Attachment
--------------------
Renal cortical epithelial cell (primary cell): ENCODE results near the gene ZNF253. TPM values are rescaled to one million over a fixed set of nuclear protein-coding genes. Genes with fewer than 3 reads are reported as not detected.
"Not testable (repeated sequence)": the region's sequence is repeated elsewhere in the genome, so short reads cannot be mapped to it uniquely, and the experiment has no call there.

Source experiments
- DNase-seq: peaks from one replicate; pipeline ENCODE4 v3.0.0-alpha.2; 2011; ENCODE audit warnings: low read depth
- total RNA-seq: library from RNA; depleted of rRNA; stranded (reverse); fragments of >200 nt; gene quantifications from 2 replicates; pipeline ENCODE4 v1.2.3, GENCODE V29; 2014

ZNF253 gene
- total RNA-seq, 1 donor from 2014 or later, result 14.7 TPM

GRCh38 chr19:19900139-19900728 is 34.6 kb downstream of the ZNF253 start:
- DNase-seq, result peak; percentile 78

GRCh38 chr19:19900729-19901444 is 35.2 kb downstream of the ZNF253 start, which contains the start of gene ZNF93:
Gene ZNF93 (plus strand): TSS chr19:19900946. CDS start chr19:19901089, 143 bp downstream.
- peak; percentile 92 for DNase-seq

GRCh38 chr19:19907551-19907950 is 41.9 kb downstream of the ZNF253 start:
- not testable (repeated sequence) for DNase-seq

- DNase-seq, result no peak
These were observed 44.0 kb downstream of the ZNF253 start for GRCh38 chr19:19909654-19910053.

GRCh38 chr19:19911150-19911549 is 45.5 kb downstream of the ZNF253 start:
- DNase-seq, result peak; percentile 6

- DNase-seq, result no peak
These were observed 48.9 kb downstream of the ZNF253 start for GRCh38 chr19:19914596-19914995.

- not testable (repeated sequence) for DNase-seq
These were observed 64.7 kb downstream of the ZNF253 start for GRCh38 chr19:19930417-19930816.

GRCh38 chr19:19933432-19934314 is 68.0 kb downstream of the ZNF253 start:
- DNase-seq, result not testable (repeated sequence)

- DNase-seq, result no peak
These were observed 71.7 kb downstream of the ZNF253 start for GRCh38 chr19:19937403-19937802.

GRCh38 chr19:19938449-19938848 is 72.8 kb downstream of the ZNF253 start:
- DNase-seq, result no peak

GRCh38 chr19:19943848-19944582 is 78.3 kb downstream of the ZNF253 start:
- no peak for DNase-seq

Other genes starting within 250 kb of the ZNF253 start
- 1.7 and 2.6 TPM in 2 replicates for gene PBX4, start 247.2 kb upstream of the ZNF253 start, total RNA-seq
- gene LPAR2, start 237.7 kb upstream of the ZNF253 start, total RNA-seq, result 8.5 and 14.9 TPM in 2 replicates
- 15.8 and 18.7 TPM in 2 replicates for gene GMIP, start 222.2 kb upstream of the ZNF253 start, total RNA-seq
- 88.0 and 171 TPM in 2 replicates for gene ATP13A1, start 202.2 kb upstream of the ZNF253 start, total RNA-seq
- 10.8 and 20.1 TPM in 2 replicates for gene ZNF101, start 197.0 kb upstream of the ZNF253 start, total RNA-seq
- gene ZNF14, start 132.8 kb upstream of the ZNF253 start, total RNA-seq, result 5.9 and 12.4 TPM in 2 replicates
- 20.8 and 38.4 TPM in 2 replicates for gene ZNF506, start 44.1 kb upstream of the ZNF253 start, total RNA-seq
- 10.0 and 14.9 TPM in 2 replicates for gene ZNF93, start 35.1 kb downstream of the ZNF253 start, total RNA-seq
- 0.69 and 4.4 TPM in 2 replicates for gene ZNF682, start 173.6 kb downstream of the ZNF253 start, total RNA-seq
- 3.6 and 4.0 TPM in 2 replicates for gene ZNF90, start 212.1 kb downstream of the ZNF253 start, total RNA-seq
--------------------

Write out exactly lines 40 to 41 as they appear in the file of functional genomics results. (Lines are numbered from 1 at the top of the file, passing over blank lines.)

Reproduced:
- 0.69 and 4.4 TPM in 2 replicates for gene ZNF682, start 173.6 kb downstream of the ZNF253 start, total RNA-seq
- 3.6 and 4.0 TPM in 2 replicates for gene ZNF90, start 212.1 kb downstream of the ZNF253 start, total RNA-seq